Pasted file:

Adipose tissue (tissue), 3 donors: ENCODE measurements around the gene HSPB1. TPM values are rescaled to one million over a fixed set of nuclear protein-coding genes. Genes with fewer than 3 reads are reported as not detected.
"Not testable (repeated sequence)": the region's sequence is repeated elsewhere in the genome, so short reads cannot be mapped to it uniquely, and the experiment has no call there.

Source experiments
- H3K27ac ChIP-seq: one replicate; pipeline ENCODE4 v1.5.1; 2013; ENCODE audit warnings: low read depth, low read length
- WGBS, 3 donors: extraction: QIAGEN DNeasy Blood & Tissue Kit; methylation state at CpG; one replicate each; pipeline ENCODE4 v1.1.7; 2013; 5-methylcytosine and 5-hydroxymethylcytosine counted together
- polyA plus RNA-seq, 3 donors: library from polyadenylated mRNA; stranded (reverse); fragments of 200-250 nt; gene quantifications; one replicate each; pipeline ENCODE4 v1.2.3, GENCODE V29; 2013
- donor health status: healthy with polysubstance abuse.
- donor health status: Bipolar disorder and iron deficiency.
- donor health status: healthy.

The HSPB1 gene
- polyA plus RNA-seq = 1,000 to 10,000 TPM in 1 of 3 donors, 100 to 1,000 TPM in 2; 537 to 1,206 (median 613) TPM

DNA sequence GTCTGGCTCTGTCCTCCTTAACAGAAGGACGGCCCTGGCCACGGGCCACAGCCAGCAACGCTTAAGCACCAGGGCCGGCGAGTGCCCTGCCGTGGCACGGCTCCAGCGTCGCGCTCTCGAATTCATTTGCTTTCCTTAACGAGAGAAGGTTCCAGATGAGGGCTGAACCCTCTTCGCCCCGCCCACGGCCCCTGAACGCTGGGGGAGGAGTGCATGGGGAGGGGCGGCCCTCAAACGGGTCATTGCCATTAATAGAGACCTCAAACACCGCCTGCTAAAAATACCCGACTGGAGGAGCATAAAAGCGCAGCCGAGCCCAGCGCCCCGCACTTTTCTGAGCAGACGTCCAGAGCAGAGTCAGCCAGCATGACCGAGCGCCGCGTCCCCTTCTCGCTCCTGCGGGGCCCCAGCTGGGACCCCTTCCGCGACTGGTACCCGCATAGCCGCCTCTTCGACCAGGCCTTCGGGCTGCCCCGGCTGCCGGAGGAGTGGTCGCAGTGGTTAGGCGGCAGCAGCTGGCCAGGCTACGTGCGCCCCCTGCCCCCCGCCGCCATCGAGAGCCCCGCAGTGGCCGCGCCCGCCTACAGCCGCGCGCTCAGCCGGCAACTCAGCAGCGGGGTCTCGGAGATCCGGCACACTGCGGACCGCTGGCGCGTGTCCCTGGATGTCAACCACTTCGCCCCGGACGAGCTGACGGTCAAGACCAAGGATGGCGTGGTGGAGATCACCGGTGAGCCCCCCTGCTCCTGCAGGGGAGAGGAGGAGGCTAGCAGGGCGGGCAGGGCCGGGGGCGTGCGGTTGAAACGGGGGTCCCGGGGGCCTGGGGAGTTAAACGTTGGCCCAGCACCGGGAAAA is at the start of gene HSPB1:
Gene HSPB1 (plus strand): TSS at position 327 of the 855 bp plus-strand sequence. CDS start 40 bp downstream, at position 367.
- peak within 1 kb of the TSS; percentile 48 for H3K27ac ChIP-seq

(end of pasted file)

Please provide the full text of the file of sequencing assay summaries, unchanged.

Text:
Adipose tissue (tissue), 3 donors: ENCODE measurements around the gene HSPB1. TPM values are rescaled to one million over a fixed set of nuclear protein-coding genes. Genes with fewer than 3 reads are reported as not detected.
"Not testable (repeated sequence)": the region's sequence is repeated elsewhere in the genome, so short reads cannot be mapped to it uniquely, and the experiment has no call there.

Source experiments
- H3K27ac ChIP-seq: one replicate; pipeline ENCODE4 v1.5.1; 2013; ENCODE audit warnings: low read depth, low read length
- WGBS, 3 donors: extraction: QIAGEN DNeasy Blood & Tissue Kit; methylation state at CpG; one replicate each; pipeline ENCODE4 v1.1.7; 2013; 5-methylcytosine and 5-hydroxymethylcytosine counted together
- polyA plus RNA-seq, 3 donors: library from polyadenylated mRNA; stranded (reverse); fragments of 200-250 nt; gene quantifications; one replicate each; pipeline ENCODE4 v1.2.3, GENCODE V29; 2013
- donor health status: healthy with polysubstance abuse.
- donor health status: Bipolar disorder and iron deficiency.
- donor health status: healthy.

The HSPB1 gene
- polyA plus RNA-seq = 1,000 to 10,000 TPM in 1 of 3 donors, 100 to 1,000 TPM in 2; 537 to 1,206 (median 613) TPM

DNA sequence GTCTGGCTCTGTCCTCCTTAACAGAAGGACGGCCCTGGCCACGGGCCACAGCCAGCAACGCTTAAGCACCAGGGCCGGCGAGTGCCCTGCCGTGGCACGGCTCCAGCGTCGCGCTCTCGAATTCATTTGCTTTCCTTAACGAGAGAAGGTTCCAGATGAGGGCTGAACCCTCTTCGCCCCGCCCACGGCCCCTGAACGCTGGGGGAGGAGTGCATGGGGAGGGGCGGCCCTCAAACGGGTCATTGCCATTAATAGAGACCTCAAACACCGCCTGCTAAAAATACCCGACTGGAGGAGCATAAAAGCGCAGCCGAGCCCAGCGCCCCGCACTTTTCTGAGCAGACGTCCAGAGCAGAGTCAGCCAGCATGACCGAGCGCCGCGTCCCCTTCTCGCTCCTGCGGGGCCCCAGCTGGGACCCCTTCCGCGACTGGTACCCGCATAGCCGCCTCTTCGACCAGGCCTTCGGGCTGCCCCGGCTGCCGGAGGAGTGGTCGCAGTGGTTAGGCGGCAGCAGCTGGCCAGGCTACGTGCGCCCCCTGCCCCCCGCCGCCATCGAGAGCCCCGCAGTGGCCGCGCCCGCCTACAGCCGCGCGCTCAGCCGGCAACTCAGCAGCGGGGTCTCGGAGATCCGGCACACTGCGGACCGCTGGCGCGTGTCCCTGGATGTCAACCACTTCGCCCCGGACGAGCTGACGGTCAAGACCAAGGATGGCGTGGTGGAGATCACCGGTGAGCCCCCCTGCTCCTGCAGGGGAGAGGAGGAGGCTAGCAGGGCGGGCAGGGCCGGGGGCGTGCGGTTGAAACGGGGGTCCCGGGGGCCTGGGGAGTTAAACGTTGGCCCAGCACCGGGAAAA is at the start of gene HSPB1:
Gene HSPB1 (plus strand): TSS at position 327 of the 855 bp plus-strand sequence. CDS start 40 bp downstream, at position 367.
- peak within 1 kb of the TSS; percentile 48 for H3K27ac ChIP-seq